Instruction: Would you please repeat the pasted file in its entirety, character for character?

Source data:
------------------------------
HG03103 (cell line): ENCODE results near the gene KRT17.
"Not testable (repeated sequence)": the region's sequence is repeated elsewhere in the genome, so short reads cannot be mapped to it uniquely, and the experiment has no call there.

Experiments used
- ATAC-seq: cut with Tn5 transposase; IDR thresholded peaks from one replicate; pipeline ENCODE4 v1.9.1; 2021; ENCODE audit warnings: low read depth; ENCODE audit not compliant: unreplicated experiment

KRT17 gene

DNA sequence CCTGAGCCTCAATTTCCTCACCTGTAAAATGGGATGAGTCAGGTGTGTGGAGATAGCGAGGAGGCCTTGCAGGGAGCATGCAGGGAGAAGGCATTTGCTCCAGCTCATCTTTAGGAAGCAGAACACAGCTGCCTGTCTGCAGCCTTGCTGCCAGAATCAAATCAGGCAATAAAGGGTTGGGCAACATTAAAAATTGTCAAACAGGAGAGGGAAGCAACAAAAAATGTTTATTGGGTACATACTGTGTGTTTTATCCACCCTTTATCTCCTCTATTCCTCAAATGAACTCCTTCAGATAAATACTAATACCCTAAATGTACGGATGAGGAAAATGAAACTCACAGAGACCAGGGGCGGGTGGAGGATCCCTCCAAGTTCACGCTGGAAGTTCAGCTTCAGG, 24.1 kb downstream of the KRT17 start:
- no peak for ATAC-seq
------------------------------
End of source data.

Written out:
HG03103 (cell line): ENCODE results near the gene KRT17.
"Not testable (repeated sequence)": the region's sequence is repeated elsewhere in the genome, so short reads cannot be mapped to it uniquely, and the experiment has no call there.

Experiments used
- ATAC-seq: cut with Tn5 transposase; IDR thresholded peaks from one replicate; pipeline ENCODE4 v1.9.1; 2021; ENCODE audit warnings: low read depth; ENCODE audit not compliant: unreplicated experiment

KRT17 gene

DNA sequence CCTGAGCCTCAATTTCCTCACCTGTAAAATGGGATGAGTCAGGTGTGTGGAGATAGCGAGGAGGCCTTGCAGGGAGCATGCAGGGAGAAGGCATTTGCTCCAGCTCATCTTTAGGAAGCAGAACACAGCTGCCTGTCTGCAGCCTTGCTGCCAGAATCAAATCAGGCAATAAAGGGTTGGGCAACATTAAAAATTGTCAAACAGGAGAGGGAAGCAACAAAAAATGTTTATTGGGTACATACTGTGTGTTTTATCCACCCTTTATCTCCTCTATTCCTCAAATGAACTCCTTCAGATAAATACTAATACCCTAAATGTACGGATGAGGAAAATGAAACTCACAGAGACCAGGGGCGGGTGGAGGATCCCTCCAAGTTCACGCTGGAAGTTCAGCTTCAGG, 24.1 kb downstream of the KRT17 start:
- no peak for ATAC-seq